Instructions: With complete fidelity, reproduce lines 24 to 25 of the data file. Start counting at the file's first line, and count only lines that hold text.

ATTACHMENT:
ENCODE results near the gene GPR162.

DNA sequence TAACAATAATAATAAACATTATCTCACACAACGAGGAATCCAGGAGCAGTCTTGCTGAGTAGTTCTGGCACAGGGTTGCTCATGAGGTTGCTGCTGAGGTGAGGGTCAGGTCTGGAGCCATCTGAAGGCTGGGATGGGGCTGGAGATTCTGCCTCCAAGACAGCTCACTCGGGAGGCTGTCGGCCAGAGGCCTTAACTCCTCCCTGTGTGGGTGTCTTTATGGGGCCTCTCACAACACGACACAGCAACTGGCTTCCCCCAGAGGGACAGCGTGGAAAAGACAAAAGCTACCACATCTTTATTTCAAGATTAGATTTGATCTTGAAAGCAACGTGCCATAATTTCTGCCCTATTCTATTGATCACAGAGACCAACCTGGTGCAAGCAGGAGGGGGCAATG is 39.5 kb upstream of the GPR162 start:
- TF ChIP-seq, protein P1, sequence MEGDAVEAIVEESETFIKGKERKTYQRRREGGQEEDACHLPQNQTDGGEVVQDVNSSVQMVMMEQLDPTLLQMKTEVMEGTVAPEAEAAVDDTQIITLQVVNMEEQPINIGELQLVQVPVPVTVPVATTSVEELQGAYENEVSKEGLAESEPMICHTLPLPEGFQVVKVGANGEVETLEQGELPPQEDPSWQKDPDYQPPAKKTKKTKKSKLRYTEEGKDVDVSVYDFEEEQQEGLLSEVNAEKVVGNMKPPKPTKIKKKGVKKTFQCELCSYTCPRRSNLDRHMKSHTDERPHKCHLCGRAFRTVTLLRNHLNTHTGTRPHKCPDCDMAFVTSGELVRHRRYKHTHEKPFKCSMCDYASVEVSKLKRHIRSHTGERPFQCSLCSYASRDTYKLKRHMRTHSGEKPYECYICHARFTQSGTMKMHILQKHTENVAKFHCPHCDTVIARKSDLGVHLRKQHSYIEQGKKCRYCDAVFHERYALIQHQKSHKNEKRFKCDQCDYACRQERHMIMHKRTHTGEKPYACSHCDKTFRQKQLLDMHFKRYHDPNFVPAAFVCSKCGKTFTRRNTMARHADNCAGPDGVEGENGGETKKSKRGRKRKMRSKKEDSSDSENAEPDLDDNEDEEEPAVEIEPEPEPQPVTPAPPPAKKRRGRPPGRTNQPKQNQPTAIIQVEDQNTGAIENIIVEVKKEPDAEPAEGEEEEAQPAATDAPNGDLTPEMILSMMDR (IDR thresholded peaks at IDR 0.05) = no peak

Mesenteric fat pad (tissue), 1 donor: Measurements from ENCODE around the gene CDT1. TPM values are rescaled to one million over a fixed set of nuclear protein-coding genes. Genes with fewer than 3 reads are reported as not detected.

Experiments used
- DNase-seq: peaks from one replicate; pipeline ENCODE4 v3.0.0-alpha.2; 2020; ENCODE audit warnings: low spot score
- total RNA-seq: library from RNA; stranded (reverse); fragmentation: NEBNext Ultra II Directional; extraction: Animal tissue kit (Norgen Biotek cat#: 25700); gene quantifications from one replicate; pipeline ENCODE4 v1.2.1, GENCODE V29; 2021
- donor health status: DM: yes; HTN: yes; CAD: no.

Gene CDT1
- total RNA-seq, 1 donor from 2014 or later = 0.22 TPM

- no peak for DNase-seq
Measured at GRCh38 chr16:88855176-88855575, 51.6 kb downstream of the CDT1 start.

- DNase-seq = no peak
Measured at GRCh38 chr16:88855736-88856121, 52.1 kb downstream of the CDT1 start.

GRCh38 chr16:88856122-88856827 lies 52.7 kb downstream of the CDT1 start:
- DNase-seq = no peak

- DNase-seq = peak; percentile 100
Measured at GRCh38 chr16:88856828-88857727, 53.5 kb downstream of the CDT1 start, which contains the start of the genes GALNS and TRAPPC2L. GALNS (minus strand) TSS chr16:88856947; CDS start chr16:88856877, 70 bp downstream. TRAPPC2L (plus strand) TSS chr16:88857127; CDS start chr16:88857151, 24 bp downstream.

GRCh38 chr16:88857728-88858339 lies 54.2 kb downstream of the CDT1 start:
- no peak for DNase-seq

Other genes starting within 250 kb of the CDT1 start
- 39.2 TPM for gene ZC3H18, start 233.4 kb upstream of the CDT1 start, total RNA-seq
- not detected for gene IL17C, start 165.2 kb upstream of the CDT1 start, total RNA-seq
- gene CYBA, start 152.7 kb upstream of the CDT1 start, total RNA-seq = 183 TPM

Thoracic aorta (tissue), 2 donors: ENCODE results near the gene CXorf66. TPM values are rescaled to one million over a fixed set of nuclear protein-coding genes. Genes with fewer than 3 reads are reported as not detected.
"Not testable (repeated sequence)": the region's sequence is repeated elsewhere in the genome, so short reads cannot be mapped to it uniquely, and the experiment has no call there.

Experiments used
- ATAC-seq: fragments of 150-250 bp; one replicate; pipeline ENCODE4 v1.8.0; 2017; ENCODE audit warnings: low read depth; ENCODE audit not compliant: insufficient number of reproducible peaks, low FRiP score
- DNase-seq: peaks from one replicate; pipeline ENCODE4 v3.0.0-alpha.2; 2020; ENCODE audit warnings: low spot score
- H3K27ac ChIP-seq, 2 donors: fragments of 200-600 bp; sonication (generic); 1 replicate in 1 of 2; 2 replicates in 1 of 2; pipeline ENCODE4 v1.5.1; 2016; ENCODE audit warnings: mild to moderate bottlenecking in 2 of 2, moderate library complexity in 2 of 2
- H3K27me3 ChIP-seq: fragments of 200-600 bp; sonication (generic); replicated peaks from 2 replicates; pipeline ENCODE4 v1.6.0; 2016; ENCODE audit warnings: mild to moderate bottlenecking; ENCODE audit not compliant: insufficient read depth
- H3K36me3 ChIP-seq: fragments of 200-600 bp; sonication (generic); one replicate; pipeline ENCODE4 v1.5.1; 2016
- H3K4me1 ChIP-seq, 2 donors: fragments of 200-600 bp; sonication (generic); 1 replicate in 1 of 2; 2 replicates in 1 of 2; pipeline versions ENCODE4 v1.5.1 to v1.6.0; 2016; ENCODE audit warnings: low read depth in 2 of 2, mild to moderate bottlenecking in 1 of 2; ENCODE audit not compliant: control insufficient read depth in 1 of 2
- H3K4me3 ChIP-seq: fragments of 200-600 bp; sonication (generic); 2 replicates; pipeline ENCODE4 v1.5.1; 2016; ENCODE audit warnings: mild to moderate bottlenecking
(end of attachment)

- gene CYBA, start 152.7 kb upstream of the CDT1 start, total RNA-seq = 183 TPM

Thoracic aorta (tissue), 2 donors: ENCODE results near the gene CXorf66. TPM values are rescaled to one million over a fixed set of nuclear protein-coding genes. Genes with fewer than 3 reads are reported as not detected.